While the original structure of the third chapter still remained visible after Engels’ editing, the emphasis in the fifth chapter was completely shifted. As Marx’s text shows, the topic of this chapter was to be interest-bearing capital. Marx divided this chapter into six sub-chapters. The first four points correspond to the first four chapters of Part V in the Engels edition (Chapters XXI to XXIV in Capital III). Marx titled point V “Credit. Fictitious Capital” (MEGA II.4.2, 469). Engels composed his chapters XXV to XXXV from this material. In doing this, he made many textual rearrangements, put footnotes into the text, distributed a whole chapter (“The Confusion”), introduced a fair number of transitional remarks and thus obscured the passages where Marx’s text was no longer a mature presentation but a “process of inquiry” or sometimes even just an excerpt. Thus, Marx’s point VI (“Pre-Capitalist Relationships”) corresponds to the last chapter of Part V in Engels’ edition.
The structure, which in Marx’s writings also indicates the systematic importance of the topic being treated, lists credit as the last (systematic) subpoint in the presentation of interest-bearing capital. Engels designs 11 chapters from this fifth point. Not just because of its size but also owing to the structuring of the material, the impression arises that the presentation of interest-bearing capital is just an introduction to the discussion of credit. This also prevails in the terminology: Part V is often called the “Part on credit,” even though credit is not even mentioned in the title.
In this chapter, Engels also made textual changes as soon as the original text got in the way of his own interpretation. Marx introduced the point “5) Credit. Fictitious Capital” with the following sentence: “An analysis of the credit system and of the instruments which it creates for its own use, like credit-money etc., lies beyond our plan.” (MEGA II.4.2, 469). Engels introduced the word “exhaustive” here: “An exhaustive analysis of the credit system and of the instruments which it creates for its own use (credit-money, etc.) lies beyond our plan” (Capital, III, 400).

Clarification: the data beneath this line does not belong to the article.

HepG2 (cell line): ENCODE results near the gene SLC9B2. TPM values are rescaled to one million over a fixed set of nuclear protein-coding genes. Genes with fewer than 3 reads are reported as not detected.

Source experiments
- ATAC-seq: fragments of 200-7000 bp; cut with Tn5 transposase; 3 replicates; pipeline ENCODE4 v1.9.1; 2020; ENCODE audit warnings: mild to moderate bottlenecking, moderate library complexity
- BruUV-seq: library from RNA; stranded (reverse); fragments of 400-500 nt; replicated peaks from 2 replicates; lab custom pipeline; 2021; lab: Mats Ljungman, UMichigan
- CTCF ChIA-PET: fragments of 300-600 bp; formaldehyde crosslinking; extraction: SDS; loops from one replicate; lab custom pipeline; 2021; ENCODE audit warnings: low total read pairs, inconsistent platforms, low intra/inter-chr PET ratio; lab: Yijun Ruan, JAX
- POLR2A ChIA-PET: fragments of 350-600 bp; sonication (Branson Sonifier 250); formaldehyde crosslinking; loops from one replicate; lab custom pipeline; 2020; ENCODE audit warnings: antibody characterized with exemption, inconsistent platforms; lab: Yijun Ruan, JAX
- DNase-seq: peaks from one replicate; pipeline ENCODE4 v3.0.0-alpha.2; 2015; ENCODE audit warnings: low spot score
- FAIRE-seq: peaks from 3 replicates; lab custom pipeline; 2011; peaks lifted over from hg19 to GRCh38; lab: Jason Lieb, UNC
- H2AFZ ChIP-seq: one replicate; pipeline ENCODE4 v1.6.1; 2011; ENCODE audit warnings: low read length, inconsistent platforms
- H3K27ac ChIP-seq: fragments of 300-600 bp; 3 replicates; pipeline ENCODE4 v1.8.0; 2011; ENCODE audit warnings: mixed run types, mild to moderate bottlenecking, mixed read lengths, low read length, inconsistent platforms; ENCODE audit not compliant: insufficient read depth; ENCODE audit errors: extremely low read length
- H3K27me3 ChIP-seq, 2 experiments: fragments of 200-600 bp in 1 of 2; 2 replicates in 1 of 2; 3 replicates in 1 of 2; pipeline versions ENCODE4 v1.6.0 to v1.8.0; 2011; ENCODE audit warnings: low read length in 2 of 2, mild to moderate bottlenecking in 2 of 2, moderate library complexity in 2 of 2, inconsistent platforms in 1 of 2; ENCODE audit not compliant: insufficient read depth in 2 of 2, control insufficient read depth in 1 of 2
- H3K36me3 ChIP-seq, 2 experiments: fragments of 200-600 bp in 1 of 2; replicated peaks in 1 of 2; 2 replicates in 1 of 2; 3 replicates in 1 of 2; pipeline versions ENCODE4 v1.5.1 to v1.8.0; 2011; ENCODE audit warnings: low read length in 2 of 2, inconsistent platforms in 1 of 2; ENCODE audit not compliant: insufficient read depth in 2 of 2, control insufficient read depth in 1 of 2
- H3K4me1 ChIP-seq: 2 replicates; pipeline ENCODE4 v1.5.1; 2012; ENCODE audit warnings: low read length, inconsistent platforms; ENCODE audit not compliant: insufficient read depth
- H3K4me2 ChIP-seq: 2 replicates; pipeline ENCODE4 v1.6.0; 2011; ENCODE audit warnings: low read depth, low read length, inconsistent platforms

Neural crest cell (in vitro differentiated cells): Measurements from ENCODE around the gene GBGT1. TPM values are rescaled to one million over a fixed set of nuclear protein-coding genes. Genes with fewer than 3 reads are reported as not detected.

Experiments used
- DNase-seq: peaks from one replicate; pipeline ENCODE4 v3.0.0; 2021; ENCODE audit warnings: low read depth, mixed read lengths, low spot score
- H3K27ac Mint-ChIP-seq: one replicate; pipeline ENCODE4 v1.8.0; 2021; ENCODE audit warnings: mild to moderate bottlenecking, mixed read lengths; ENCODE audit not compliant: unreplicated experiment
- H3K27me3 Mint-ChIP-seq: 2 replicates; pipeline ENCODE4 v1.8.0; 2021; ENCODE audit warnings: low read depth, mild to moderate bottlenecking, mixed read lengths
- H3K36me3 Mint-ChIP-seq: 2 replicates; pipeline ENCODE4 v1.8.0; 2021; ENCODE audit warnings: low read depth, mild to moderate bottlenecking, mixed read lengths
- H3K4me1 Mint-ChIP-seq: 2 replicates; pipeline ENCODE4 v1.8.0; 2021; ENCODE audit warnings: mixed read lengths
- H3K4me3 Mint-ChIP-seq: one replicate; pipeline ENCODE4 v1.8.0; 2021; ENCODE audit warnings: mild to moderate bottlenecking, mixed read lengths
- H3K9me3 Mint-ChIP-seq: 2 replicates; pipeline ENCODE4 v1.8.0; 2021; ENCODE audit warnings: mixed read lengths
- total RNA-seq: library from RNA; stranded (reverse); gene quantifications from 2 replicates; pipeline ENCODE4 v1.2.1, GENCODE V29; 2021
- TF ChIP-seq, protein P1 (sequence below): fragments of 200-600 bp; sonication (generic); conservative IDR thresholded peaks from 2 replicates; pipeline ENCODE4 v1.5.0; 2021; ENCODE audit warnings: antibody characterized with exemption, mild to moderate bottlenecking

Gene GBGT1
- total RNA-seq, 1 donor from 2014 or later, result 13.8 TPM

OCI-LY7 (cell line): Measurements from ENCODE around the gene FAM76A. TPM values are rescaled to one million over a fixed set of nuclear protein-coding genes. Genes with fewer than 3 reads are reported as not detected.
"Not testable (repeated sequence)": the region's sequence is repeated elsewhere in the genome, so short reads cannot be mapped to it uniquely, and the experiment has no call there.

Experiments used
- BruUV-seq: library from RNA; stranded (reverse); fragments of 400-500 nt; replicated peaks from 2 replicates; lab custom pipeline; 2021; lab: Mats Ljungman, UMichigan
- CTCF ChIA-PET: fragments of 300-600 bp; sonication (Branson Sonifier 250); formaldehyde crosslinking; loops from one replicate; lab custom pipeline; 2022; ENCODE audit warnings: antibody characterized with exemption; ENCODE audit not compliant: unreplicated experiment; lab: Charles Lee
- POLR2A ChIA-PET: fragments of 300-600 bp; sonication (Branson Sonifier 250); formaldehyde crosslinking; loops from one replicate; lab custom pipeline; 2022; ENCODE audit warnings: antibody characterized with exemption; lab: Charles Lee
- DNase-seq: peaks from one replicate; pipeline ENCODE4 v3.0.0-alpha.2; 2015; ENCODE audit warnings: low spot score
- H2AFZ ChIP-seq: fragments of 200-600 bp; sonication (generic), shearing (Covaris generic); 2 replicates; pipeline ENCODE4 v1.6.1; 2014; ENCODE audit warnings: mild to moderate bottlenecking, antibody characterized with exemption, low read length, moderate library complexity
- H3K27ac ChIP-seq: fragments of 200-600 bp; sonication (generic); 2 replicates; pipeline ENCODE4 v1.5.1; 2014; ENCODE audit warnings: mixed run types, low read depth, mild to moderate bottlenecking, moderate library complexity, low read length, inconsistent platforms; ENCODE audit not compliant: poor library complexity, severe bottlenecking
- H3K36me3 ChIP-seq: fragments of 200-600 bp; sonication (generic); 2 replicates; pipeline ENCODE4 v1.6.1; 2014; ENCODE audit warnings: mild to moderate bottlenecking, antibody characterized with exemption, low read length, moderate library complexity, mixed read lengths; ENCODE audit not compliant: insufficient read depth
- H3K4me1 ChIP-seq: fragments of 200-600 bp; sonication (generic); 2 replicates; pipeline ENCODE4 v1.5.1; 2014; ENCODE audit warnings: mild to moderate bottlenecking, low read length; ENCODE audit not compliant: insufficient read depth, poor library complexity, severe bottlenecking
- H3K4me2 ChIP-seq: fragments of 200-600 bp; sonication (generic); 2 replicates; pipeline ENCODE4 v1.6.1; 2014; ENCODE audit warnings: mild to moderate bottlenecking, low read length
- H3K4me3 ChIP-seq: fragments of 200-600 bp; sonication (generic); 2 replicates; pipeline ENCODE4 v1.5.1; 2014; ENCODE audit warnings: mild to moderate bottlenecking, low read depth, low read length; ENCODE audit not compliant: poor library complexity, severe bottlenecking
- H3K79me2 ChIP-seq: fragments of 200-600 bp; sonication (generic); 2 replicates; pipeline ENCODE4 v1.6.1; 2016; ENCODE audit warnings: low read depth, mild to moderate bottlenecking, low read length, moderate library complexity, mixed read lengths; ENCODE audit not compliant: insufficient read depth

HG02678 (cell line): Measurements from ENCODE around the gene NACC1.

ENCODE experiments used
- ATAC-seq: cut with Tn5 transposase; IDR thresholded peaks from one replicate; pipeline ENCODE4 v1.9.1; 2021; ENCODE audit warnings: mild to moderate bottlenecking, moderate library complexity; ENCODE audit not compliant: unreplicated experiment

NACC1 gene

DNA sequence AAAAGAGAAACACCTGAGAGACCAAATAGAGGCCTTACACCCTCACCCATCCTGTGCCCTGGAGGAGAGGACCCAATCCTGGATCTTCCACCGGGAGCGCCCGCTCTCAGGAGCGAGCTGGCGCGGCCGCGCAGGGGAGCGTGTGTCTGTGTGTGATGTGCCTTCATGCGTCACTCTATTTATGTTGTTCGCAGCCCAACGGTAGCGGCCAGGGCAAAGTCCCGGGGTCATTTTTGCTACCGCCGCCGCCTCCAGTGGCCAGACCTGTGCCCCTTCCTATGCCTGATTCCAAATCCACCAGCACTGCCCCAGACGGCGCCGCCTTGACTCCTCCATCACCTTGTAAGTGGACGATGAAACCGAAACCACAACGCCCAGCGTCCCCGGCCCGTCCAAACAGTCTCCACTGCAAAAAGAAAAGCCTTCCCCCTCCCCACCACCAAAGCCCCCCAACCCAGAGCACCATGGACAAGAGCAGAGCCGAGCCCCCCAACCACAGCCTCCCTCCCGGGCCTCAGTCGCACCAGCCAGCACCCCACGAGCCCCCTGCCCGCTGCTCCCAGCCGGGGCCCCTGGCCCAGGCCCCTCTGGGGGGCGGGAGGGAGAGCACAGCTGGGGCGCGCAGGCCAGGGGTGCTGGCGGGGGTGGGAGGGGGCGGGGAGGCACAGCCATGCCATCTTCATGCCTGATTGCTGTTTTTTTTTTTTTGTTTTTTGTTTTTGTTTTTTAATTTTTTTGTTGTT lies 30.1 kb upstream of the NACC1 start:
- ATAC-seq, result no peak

He had made a similar alteration earlier on. In the first chapter of Marx’s manuscript, the following remark follows under the subtitle “Appreciation, Depreciation, Release and Tie-Up of Capital":
The phenomena analysed in this § require for their full development the credit system and competition on the world-market. . . . These more definitive forms of capitalist production can 1) only be presented, however, after the general nature of capital is understood, and 2) they do not come within the scope of this work and belong to its eventual continuation. (MEGA II.4.2, 178.)
Engels introduced the word “comprehensively” into the second sentence: “These more definitive forms of capitalist production can only be comprehensively presented. . .” (Capital, III, 110). Therefore, while Marx repeatedly clearly declares that the presentation of the credit system lies beyond his plan, this statement is crucially relativized in the passages cited. As a consequence of these insertions, the consequent qualitative distinction between what can be treated on the level of presentation attained and what cannot, is obstructed and reduced to a mere Quantitative problem: a “comprehensive,” “exhaustive” presentation, which lies beyond the plan, is confronted with the available less comprehensive presentation. Thus Engels can include into the corpus of Capital all sorts of points mentioned by Marx — although these cannot yet be presented systematically on the level of abstraction attained. It would seem that to Engels this appeared to be an unproblematic completion. The dialectically structured presentation, which was Marx’s aim, in which the right sequence of terms and categories is crucial for the understanding of its meaning, is shifted towards a mere encyclopaedical collection by Engels’ edition.
These differentiations are not mere hair-splitting, as can be shown in the case of the credit theory. For Marx’s concept of presentation the central question is whether the inherent laws regulating credit can actually be discussed on the highly abstract level of Capital, or whether they are linked to a number of historically specific institutional factors, such as the constitution of the money and banking system, so that there cannot be a general credit theory. In Marx’s manuscript this question remains open. Engels chose to present the research material found in Marx’s manuscript on the general level, which led to the reproach against Marx that he had unduly generalized specific historic conditions of the credit system in 19th century England.